[LLVMdev] LLVM Language Reference Strictness

Jim Grosbach grosbach at apple.com
Thu Oct 20 06:50:24 PDT 2011

On Oct 20, 2011, at 2:37 AM, Shea Levy wrote:

> On 10/19/11 11:58 PM, Eli Friedman wrote:
>> On Wed, Oct 19, 2011 at 8:20 PM, Shea Levy<shea at shealevy.com>  wrote:
>>> 2. Are target-specific behaviors documented for each supported target?
>> When anything has target-specific behavior, that fact should be
>> documented.  Beyond that, if you have a question about what some
>> construct is supposed to do, please ask.
> What I meant was: for a given target-specific behavior, is there 
> anywhere I can look to see what the behavior specifically is for, say, 
> i686-pc-linux, like you are supposed to be able to for 
> implementation-defined behaviors in C?

For the level of specificity you're looking for, just the source code itself. The LLVM IR language documentation is not, and isn't intended to be, a true language standard document in the same way that the C or C++ standards are. For any given case, check the docs first, and if your question isn't answered there, check the source code of the target(s) you're interested in.


>>> 5. Are there any language features with non-performance related semantic
>>> import (e.g annotations, instructions, intrinsic functions, types, etc.)
>>> that are not specified by the reference but are nevertheless implemented
>>> in the build system?
>> You should be able to analyze the semantics of IR accurately based
>> purely on information encoded into the IR.  Every instruction, type,
>> attribute etc. should be documented in LangRef.  Platform-specific
>> intrinsics are not documented, but can generally be treated like a
>> call to an external function.
> Platform-specific intrinsics are not documented anywhere, or just not in 
> the language reference?
>>> If so, is it expected that all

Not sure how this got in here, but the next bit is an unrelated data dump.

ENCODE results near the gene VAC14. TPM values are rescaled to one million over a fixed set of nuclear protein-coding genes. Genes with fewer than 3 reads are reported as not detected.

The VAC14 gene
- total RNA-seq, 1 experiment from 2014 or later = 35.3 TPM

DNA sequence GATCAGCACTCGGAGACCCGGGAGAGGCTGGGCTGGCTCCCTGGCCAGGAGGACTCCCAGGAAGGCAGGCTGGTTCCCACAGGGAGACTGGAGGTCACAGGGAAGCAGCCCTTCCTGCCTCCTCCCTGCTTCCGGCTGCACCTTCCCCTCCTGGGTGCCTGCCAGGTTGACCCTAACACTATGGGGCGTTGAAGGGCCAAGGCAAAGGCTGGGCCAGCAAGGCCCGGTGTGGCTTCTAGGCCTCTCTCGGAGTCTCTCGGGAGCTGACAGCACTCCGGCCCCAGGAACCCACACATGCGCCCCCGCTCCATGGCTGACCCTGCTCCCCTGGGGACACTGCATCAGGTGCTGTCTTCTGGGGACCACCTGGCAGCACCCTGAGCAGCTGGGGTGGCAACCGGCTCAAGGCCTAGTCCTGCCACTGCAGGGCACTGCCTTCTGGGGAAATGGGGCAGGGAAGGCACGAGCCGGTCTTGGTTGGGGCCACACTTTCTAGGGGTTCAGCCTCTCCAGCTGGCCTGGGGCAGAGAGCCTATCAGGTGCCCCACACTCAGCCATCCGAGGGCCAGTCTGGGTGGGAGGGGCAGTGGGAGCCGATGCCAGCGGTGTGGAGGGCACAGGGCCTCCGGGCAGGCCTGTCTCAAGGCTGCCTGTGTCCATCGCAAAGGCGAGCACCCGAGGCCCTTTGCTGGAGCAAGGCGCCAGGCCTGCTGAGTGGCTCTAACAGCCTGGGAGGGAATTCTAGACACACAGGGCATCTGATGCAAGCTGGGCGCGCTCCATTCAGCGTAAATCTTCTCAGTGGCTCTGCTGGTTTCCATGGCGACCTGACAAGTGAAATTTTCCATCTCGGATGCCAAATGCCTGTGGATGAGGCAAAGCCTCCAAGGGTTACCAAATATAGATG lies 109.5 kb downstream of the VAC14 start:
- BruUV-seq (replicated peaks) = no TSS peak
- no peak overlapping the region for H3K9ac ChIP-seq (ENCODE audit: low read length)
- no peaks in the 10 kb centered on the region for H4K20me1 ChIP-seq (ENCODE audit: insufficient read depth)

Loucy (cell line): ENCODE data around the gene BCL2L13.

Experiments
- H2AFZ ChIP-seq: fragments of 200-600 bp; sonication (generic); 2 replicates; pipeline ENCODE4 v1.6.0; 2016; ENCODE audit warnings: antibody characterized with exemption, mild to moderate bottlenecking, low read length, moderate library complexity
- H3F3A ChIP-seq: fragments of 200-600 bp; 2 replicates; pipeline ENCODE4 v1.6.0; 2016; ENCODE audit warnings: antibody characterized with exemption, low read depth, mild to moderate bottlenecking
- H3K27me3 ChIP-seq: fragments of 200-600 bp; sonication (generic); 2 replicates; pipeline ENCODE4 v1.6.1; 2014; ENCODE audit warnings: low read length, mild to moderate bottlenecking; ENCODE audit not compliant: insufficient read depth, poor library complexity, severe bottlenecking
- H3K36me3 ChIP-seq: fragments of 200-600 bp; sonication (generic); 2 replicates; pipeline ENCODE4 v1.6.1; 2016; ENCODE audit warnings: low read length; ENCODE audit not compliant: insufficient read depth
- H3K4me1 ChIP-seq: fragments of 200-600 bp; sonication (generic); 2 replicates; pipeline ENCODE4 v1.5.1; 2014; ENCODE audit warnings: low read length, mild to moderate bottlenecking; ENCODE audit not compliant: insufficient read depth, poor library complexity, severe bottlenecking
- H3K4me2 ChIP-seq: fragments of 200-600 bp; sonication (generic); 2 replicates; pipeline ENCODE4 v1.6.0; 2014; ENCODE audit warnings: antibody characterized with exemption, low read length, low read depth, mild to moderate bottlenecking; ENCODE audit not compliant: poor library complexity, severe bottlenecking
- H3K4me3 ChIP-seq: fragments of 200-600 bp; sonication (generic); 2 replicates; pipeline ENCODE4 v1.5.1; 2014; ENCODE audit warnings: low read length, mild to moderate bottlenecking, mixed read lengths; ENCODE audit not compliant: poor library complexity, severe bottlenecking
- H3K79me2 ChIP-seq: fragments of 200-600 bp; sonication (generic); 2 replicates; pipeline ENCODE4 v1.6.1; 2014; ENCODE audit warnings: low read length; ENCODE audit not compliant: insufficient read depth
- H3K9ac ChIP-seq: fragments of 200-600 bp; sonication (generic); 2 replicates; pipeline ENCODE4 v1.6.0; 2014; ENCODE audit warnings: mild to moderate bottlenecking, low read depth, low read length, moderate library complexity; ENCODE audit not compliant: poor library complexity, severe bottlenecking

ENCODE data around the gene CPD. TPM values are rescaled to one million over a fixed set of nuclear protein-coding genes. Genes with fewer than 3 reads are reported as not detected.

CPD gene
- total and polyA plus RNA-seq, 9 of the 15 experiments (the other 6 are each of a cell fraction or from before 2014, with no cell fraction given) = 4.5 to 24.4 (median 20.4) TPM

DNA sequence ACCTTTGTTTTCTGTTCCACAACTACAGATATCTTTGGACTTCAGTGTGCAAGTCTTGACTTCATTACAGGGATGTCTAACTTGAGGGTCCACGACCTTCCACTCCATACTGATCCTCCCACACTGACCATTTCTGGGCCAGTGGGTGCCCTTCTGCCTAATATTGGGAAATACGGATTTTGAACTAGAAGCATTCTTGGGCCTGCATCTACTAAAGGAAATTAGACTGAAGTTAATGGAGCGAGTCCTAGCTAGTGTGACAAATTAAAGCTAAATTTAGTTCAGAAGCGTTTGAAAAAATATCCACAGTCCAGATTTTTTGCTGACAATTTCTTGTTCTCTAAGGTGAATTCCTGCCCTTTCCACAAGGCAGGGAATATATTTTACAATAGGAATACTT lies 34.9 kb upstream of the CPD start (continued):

>>> such discovered and possibly corrected deviations will have associated
>>> bug reports, or might some be corrected in the development repository
>>> without documentation of the issue outside of a commit message? In other
>>> words, if I'm working with, say, llvm 2.9 and want to find all
>>> deviations known to upstream, can I just browse bug reports or will I
>>> have to go through commit logs as well?
>> LLVM Bugzilla doesn't contain an entry for every bug; to find every
>> fix, you'll have to go through commit logs.  Not sure what you're
>> trying to do here, though.
> Some more detail on my project: I'm mostly doing this so I can get 
> introduced to the field of static analysis, learn what it's big problems 
> are and what's just impossible with it, etc. To that end, however, I've 
> decided to try to implement a set of checks that might actually be 
> useful, to me at least. In particular, I want to see how many of the 
> run-time checks made in hardware when a CPU is in user-mode and memory 
> is segmented can be proven to be unnecessary at compile-time. The 
> (probably impossible) end-goals to this project would be a) that every 
> program which passes its checks would be as safe to run in kernel mode 
> with full memory access as it would be in user mode and b) that a 
> not-insignificant subset of well-written programs passes its checks. If 
> I ever reach the point that I'm actually using this thing to run 
> untrusted code in kernel mode, I'll want to know about as many 
> deviations from the spec as possible to know if they might affect the 
> reasoning my program uses.
> Thanks for the help,
> Shea Levy
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